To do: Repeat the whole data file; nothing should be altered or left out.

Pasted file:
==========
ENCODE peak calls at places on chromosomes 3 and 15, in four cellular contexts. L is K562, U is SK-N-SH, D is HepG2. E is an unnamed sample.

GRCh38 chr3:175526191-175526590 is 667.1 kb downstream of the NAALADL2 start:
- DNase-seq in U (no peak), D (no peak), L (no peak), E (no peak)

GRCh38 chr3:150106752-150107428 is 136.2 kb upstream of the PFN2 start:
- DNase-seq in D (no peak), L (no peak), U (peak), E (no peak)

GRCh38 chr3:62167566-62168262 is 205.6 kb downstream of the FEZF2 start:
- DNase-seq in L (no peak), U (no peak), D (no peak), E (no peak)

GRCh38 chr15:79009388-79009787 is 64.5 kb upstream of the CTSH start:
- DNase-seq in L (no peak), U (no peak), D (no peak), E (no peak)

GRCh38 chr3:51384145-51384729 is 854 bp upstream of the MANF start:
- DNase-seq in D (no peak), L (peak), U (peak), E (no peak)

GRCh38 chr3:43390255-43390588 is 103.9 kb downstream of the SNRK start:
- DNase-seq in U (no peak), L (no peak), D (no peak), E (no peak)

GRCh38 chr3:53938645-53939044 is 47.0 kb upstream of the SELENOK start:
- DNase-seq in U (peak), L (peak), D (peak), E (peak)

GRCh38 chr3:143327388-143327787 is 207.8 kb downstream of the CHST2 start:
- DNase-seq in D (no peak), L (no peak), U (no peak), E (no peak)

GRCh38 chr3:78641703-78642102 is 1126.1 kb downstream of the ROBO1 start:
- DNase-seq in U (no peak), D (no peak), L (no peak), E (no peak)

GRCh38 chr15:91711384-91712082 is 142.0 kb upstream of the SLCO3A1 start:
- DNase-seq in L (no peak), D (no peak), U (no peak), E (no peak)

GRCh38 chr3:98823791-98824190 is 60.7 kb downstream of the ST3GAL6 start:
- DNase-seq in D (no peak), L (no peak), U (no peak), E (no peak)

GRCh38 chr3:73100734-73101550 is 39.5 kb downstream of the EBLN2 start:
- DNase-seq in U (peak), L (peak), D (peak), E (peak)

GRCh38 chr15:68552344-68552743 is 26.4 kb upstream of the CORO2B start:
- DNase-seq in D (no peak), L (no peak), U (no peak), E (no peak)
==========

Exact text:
ENCODE peak calls at places on chromosomes 3 and 15, in four cellular contexts. L is K562, U is SK-N-SH, D is HepG2. E is an unnamed sample.

GRCh38 chr3:175526191-175526590 is 667.1 kb downstream of the NAALADL2 start:
- DNase-seq in U (no peak), D (no peak), L (no peak), E (no peak)

GRCh38 chr3:150106752-150107428 is 136.2 kb upstream of the PFN2 start:
- DNase-seq in D (no peak), L (no peak), U (peak), E (no peak)

GRCh38 chr3:62167566-62168262 is 205.6 kb downstream of the FEZF2 start:
- DNase-seq in L (no peak), U (no peak), D (no peak), E (no peak)

GRCh38 chr15:79009388-79009787 is 64.5 kb upstream of the CTSH start:
- DNase-seq in L (no peak), U (no peak), D (no peak), E (no peak)

GRCh38 chr3:51384145-51384729 is 854 bp upstream of the MANF start:
- DNase-seq in D (no peak), L (peak), U (peak), E (no peak)

GRCh38 chr3:43390255-43390588 is 103.9 kb downstream of the SNRK start:
- DNase-seq in U (no peak), L (no peak), D (no peak), E (no peak)

GRCh38 chr3:53938645-53939044 is 47.0 kb upstream of the SELENOK start:
- DNase-seq in U (peak), L (peak), D (peak), E (peak)

GRCh38 chr3:143327388-143327787 is 207.8 kb downstream of the CHST2 start:
- DNase-seq in D (no peak), L (no peak), U (no peak), E (no peak)

GRCh38 chr3:78641703-78642102 is 1126.1 kb downstream of the ROBO1 start:
- DNase-seq in U (no peak), D (no peak), L (no peak), E (no peak)

GRCh38 chr15:91711384-91712082 is 142.0 kb upstream of the SLCO3A1 start:
- DNase-seq in L (no peak), D (no peak), U (no peak), E (no peak)

GRCh38 chr3:98823791-98824190 is 60.7 kb downstream of the ST3GAL6 start:
- DNase-seq in D (no peak), L (no peak), U (no peak), E (no peak)

GRCh38 chr3:73100734-73101550 is 39.5 kb downstream of the EBLN2 start:
- DNase-seq in U (peak), L (peak), D (peak), E (peak)

GRCh38 chr15:68552344-68552743 is 26.4 kb upstream of the CORO2B start:
- DNase-seq in D (no peak), L (no peak), U (no peak), E (no peak)